Combing can be useful for several reasons. Although it can result in greater travel distances, it allows for a degree of looseness during printing, since any oozing or stringing can take place inside the part and therefore be invisible. This makes retraction less of a necessity and allows users to print faster, with fewer retractions.

Users can select from the following combing modes:

  • Off

  • All

  • Not on outer surface

  • Not in skin

  • Within infill


Sometimes called vertical travel, Z-Hop is a feature of Cura that instructs the print head to move upwards (or the build platform to move downwards) while retracting and making a travel move. This can prevent the nozzle from dragging along the top of the build and causing scratches or blobs.

If Z-Hop is enabled, users can adjust the following parameters:

  • Z-hop only over printed parts

  • Z-hop height

  • Z-hop after extruder switch

Testing retraction settings

With so many Cura retraction settings to play with, it can be useful to carry out test prints after adjusting certain parameters in small increments. A good retraction test print is a stringing tower, a simple model purposely designed to be susceptible to stringing. If the stringing tower exhibits a large amount of stringing, then calibration has not been carried out successfully.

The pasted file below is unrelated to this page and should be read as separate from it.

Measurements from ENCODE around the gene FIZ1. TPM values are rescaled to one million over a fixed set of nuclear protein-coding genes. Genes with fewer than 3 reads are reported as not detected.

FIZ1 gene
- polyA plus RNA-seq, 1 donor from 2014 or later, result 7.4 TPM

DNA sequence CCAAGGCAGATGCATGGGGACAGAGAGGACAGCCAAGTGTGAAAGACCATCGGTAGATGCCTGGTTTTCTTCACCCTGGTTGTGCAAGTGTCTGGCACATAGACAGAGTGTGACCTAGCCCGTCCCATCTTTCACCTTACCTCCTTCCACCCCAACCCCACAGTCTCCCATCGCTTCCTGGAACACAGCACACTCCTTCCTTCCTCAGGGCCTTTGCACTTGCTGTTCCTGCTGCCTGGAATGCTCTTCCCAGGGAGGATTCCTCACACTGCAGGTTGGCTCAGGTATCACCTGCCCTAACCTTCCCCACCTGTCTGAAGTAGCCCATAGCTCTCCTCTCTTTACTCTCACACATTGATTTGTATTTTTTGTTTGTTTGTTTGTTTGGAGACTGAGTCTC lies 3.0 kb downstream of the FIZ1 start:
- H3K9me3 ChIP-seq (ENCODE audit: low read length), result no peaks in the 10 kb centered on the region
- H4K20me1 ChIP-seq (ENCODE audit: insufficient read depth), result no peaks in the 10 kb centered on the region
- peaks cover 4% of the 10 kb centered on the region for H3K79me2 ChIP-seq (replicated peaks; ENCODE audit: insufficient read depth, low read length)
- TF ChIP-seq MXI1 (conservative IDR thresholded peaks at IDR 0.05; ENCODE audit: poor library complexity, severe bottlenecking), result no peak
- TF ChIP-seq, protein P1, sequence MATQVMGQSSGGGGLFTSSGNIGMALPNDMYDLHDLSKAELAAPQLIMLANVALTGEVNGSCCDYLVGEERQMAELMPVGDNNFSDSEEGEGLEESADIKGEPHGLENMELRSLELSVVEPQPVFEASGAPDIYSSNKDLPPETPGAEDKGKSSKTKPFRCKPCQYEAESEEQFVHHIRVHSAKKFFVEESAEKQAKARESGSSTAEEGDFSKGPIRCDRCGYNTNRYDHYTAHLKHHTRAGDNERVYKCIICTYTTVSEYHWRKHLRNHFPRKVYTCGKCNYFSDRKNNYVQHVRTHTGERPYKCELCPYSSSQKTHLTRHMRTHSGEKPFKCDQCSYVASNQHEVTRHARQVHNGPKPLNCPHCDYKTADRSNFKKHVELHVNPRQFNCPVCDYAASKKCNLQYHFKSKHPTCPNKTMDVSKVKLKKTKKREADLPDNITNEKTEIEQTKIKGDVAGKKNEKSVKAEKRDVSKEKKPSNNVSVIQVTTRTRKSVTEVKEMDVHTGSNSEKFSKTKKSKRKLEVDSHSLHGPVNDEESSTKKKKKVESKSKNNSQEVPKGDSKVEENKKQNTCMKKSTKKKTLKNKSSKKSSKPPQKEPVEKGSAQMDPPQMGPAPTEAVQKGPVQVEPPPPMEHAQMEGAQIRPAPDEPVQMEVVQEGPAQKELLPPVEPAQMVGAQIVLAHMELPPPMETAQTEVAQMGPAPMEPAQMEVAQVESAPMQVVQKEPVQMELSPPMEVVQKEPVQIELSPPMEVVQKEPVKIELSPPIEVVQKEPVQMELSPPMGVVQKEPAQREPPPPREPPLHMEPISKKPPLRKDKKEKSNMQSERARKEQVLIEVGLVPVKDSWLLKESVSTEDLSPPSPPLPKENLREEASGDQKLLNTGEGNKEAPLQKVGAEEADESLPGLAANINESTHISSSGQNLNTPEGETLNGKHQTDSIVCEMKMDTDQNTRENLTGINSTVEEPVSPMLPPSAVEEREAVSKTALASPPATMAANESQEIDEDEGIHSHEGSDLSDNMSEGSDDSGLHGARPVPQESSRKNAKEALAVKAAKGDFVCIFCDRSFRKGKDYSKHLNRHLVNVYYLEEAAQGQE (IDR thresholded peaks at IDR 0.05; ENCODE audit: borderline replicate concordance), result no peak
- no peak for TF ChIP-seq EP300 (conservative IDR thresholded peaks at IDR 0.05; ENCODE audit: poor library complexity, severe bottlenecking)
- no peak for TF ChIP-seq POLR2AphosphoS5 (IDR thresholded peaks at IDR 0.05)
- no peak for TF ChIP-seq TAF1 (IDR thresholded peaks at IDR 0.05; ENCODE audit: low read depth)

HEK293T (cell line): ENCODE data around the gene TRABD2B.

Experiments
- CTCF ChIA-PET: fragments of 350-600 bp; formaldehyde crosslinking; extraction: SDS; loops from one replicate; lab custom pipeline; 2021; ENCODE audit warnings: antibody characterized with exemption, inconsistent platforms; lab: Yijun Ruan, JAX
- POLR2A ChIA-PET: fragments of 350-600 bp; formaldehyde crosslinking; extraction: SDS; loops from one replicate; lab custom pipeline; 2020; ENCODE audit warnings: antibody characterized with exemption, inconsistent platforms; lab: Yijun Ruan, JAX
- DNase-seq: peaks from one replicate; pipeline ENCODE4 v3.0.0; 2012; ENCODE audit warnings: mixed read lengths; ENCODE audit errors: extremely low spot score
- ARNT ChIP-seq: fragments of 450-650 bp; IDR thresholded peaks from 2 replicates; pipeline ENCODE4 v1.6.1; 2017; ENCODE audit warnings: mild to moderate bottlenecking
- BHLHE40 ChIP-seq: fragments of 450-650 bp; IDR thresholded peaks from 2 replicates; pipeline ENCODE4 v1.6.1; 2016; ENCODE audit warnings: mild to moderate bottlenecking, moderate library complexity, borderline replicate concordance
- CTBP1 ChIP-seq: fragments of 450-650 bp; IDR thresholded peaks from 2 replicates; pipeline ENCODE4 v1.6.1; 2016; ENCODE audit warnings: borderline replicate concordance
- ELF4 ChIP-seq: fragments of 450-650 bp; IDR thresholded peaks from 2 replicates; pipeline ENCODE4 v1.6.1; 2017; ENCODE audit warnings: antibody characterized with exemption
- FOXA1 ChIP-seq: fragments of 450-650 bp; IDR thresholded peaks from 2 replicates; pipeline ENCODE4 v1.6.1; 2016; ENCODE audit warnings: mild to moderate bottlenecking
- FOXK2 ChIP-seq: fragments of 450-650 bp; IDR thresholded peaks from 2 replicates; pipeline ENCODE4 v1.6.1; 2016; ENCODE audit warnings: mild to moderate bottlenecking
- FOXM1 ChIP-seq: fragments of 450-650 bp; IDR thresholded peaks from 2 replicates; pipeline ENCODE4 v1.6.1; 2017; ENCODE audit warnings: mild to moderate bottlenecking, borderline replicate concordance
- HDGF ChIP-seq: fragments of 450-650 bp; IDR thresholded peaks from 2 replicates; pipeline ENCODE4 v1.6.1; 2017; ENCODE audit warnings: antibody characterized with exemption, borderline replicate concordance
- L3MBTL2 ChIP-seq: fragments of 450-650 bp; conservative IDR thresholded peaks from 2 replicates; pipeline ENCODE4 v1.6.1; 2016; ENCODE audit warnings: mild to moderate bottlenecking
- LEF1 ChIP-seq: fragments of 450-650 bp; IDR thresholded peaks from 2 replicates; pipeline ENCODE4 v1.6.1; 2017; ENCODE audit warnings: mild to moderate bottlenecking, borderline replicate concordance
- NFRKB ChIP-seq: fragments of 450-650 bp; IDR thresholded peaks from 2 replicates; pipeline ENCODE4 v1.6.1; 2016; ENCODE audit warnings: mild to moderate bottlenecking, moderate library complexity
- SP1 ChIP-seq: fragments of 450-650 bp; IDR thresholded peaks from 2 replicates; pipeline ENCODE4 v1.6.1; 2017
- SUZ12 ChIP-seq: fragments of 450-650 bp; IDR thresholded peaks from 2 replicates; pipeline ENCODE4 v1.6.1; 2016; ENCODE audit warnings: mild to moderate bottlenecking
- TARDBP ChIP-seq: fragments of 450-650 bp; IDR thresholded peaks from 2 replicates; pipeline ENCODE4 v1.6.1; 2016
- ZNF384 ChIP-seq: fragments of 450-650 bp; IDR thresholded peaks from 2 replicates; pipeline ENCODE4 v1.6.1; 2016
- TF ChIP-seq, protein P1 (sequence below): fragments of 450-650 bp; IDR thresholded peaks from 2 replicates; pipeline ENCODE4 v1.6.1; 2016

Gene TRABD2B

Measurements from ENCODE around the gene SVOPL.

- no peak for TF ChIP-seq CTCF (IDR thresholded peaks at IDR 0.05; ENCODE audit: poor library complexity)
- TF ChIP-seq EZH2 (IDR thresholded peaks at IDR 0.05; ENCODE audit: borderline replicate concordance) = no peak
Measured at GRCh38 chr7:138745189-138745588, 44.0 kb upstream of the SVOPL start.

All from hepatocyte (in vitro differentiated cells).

It is best to use Cura’s default settings as a starting point, then make small adjustments and test the new retraction settings with the stringing tower.

Key takeaways

Finding the best retraction settings depends on different factors, like the type of material, the purpose of the printed part, and the dimensions of the printed part. However, Cura’s range of adjustable parameters gives users a great degree of control over their prints, meaning that there is a suitable set of retraction settings for any project.


[1] Mueller T, Elkaseer A, Charles A, Fauth J, Rabsch D, Scholz A, Marquardt C, Nau K, Scholz SG. Eight weeks later—the unprecedented rise of 3D printing during the COVID-19 pandemic—a case study, lessons learned, and implications on the future of global decentralized manufacturing. Applied Sciences. 2020 Jan;10(12):4135.

[2] How to fix stringing [Internet]. Ultimaker Support. [cited 2022 May 2]. Available from:

[3] Saini P, Garg D, Choudhury T. 3D Printing: Factors Influencing its Quality and Nature. In2018 International Conference on Computational Techniques, Electronics and Mechanical Systems (CTEMS) 2018 Dec 21 (pp. 480-486). IEEE.